The “Green” section of the video generation circuit in
the Amiga 1000 with notes
I tried pulling out the pins on the Denise’s G1 output (pin 29) and soldering it directly to pin 15 of U6A, and it didn’t change anything. I then pretty much realized that the issue was on the other side of U6A — the connection between pin 5 of U6A and the left side of R55 (4k resistor). I decided to leave the above wire “flying” and pulled the resistor leg, soldering it directly to pin 5 of U6A.
This did the trick! It worked. I probably could have restored the flying wire back to the original traces on the board, desoldering the wire, re-seating the chips, but I had flexed those pins in and out a lot, and decided to not stress out the pins anymore, and just leave it. – “It works… don’t touch it!”
After 5 years of it sitting on a shelf, my trusty ‘ol Amiga, my favorite computer, is finally is working again!
(This post has been cross posted from my personal blog here: Scott’s Project Blog: Amiga Repaired!)
from BleuLlama on October 17th, 20120 Comments
I recently decided to work on a physically small project. I decided to take the sort of ethics of the classic computer systems from the 1970s, which by design were considered what we now woud call “homebrew” and apply them to modern computing. I tried to keep things as stock and off-the-shelf as possible, so that this was easily reproducible by others.
To me, building a standard x86 PC from boards is not really in the same neighborhood of what I wanted to do here. I want to do something with the feel of the Apple I for example. Buying components, making wiring harnesses, writing firmware to control it, and having the primary user interface for it be a BASIC environment, much like the home computers of the 1970s and 1980s.
The name “BL-328″ is taken in the same way that the TRS-80 got its name (Tandy/Radio Shack Z80 based computer.) For this, I went with “BL” signifying “BleuLlama”, the nickname I use for IRC, and “328″ signifying the ATMega 328 AVR microcontroller in the form of an Arduino.
I should note that Ben Heckendorn recently did a similar project, which you can watch his project on The Ben Heck Show.
To follow along with this first step, all you will need for the first step is an Arduino board, available from Adafruit, Sparkfun, Radio Shack, homemade, etc. The one I’m using is one I bought a few years ago from Sparkfun, the Arduino Pro.
This one has the pin header on the right side there which connects to an FTDI cable to a host computer. I will also be using this connector to power the entire system through the use of the FTDI-USB cable, AA Battery holder, or rechargable battery pack.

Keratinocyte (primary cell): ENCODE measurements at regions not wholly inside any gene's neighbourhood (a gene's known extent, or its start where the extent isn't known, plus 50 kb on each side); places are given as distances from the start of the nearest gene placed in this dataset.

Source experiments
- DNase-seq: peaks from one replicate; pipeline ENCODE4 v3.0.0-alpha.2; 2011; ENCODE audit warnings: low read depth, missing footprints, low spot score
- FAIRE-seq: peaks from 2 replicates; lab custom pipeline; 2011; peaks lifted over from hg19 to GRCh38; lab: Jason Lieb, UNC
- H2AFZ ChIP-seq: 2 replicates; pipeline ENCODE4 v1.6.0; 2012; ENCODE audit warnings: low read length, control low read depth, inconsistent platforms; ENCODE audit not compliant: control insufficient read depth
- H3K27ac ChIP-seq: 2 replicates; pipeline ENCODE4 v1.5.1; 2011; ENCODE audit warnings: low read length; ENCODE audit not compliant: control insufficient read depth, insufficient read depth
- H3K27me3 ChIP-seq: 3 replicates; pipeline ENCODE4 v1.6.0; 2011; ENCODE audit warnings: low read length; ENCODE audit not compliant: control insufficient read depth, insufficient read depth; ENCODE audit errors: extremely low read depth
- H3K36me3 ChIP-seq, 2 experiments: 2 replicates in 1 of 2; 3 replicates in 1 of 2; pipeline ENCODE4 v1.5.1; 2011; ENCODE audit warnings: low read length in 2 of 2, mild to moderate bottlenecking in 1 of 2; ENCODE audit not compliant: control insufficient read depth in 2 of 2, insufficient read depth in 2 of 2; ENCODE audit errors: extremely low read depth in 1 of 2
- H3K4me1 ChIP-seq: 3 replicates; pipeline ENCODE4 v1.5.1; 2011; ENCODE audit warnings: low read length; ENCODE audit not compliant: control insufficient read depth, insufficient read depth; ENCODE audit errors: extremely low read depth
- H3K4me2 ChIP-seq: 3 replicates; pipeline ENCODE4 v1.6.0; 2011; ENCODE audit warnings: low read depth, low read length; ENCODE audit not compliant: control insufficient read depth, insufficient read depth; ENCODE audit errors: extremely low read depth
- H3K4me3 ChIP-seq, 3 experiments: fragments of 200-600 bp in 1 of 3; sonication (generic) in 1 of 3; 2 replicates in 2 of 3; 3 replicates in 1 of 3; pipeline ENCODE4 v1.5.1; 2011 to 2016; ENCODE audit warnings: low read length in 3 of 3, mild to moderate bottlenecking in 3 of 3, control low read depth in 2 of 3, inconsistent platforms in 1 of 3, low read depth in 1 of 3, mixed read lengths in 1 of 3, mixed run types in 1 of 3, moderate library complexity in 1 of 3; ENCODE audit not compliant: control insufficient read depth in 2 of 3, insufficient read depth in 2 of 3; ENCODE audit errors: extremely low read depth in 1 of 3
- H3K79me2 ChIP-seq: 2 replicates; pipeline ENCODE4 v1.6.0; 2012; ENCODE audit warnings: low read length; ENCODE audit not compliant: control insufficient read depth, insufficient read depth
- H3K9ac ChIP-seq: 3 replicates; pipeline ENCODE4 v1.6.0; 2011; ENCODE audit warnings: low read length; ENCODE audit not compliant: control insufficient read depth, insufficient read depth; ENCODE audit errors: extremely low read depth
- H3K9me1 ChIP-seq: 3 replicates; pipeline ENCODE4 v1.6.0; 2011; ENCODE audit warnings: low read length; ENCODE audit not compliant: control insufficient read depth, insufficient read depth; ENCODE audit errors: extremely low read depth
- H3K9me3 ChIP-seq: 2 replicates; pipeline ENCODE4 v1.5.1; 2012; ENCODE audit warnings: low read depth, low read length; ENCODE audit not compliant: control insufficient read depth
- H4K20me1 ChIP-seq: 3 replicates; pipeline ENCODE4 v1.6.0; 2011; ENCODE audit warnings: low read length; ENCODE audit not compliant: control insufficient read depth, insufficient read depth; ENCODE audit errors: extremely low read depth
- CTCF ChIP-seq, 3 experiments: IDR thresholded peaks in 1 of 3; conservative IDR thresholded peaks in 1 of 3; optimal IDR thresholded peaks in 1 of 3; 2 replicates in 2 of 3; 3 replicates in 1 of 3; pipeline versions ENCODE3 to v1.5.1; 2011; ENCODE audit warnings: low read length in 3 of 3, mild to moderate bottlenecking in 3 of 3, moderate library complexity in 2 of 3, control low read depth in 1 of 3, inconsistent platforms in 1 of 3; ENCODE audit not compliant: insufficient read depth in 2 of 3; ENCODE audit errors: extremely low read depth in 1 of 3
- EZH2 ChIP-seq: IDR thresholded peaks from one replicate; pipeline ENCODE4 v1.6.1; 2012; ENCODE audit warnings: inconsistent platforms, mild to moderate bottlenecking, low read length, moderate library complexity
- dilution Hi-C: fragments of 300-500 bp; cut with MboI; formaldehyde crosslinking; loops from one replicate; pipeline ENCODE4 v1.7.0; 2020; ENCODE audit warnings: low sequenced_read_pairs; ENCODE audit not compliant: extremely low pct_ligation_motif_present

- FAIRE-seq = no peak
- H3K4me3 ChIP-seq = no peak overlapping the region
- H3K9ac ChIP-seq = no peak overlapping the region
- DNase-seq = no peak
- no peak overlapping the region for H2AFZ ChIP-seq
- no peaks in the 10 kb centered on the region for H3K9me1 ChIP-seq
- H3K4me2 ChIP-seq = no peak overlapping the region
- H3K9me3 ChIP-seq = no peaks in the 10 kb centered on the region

To start off, I took “TinyBasic” which had been ported for use on the Arduino by Michael Field, and I have since expanded upon(github project link). I have added SD card support with loading and saving, data pin IO, as well as graphic functions specific to this project, but I’m getting ahead of myself.
Downloading that project’s TinyBasicPlus.ino to the Arduino will give you a Basic interface with few hundred bytes of program space free. You can use the “Serial Monitor” which is bundled with the Arduino IDE to interact with it.
The Arduino has 13 digital IO pins, some of which can be used for pseudo-analog output through the use of PWM, as well as 6 analog Input pins, which can also be used for Digital IO. A simple program to print out 10 results from Analog input 3, and turn on digital output 5 is as follows: (Note, that this assumes a new feature of TinyBasicPlus, “autoconfigure” is enabled)
10 REM example program
20 DWRITE 5, HIGH
30 FOR A = 0 TO 10
40 b = AREAD 3
50 PRINT B
60 NEXT A
You can write programs that will read port pins, write to port pins, and then load and save to an SD card, if you have FileIO enabled. The SD interface I went with from this was the SeeedStudio SD Card Shield which was reasonably priced at Radio Shack. It is hard-configured for its “select” to be on pin 10, which is shown in the TinyBasicPlus.ino file. You will need to comment out the #undef for fileio and SD card support, and remove the comment for the related #define. In its current state, it uses the SD library included with the Arduino package, this uses 9k bytes of program space, which is a lot. I need to find a smaller SD library.
Now that this is enabled, the above program could be saved out to the SD card like so:
And then re-loaded later like so: